Little, Janine (2003) 'Be it on your head': discontinuities in history and conscience in Australian journalism. Politics and Culture, 2003 (4).
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Conclusion: Journalists in Australia have fought tough battles against attempts by various governments to manipulate and control the flow of news and, unlike in the United States, there is no Bill of Rights here to make written principle at least of the right of a journalist to do their job. Journalists who are good at that job invariably see themselves as standing with the public, not the political power base. They are no less subject to that sense of the boot on the head, or of being deprived of the information that might help them mediate some of the contradictions between aspiration and exclusion, than anyone else. The difference is that journalists do have the capacity to be included in the discussions, and to select their own levels of ignorance and conscience.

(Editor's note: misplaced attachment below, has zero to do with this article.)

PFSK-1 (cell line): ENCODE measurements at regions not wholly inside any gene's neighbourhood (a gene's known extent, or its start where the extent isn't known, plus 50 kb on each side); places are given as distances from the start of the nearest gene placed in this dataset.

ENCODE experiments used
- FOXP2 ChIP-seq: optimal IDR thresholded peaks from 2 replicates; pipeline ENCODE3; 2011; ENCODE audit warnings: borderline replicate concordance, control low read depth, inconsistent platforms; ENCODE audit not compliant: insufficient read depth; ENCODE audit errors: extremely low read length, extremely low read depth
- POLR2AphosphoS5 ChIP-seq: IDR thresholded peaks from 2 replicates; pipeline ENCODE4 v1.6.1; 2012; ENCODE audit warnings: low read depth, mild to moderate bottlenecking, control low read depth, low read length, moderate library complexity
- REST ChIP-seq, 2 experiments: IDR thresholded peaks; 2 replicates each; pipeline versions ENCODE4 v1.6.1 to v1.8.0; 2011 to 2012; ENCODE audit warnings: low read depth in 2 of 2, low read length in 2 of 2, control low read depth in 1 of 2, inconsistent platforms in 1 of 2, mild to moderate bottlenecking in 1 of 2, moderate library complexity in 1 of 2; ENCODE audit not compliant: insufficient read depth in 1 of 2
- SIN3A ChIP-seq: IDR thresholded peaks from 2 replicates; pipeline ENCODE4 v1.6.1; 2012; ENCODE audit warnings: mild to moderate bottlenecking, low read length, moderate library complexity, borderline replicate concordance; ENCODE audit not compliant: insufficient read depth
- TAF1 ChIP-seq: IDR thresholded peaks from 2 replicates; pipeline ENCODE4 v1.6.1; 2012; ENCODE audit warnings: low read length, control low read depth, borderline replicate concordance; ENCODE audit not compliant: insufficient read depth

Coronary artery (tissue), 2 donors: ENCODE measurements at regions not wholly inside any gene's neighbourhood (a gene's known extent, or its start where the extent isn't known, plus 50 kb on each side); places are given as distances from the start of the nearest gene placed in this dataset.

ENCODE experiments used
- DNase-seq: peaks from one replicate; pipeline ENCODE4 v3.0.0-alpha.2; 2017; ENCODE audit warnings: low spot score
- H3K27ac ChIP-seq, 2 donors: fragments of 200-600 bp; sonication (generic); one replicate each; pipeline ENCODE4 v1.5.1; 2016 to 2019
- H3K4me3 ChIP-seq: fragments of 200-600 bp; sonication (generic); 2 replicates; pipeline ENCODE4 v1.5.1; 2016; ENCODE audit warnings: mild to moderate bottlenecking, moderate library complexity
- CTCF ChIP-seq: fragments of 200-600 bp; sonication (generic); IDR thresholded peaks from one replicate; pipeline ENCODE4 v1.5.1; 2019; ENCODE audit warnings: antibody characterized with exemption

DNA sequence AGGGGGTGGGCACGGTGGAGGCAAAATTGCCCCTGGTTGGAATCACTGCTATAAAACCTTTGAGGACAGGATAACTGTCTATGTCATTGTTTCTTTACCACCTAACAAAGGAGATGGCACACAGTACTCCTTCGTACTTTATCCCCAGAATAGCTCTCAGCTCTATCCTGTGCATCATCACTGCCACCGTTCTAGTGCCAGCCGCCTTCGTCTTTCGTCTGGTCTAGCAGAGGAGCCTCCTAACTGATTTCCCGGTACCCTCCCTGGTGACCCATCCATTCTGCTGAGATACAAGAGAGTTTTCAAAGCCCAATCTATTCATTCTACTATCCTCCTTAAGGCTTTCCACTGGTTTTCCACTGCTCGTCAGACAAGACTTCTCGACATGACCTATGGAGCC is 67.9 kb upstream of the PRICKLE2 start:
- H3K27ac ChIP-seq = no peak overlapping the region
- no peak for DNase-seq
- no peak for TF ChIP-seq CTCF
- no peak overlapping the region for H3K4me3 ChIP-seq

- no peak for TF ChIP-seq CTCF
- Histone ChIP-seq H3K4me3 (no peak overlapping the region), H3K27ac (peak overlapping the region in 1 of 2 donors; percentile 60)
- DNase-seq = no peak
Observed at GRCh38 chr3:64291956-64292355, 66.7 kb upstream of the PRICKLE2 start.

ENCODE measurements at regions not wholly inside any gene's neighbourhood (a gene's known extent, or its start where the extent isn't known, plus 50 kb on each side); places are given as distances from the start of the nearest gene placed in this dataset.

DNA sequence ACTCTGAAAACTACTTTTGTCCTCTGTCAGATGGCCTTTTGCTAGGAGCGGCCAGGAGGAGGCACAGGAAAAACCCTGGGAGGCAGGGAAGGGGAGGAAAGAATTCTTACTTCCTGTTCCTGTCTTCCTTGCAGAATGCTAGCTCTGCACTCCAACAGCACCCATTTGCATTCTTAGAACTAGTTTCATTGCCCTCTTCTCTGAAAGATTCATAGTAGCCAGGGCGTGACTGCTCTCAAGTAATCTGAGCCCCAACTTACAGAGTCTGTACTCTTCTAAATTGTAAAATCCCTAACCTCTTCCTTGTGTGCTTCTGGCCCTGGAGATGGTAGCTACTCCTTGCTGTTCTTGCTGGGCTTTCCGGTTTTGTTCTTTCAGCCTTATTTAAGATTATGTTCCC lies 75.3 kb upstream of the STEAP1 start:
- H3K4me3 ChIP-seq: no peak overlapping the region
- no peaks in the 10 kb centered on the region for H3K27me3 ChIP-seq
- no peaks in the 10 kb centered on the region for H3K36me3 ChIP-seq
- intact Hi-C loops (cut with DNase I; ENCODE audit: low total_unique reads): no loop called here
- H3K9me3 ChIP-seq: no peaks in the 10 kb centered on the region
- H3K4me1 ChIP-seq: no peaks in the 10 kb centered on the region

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|Item Type:||Article (Commonwealth Reporting Category C)|
|Item Status:||Live Archive|
|Additional Information (displayed to public):||Author retains copyright.|
|Depositing User:||ePrints Administrator|
|Faculty / Department / School:||Historic - Faculty of Arts - Department of Mass Communication|
|Date Deposited:||28 Feb 2010 05:52|
|Last Modified:||01 Mar 2010 02:32|
|Uncontrolled Keywords:||Australian journalism|
|Fields of Research (FoR):||19 Studies in Creative Arts and Writing > 1903 Journalism and Professional Writing > 190301 Journalism Studies|
|Socio-Economic Objective (SEO):||C Society > 95 Cultural Understanding > 9502 Communication > 950204 The Media|
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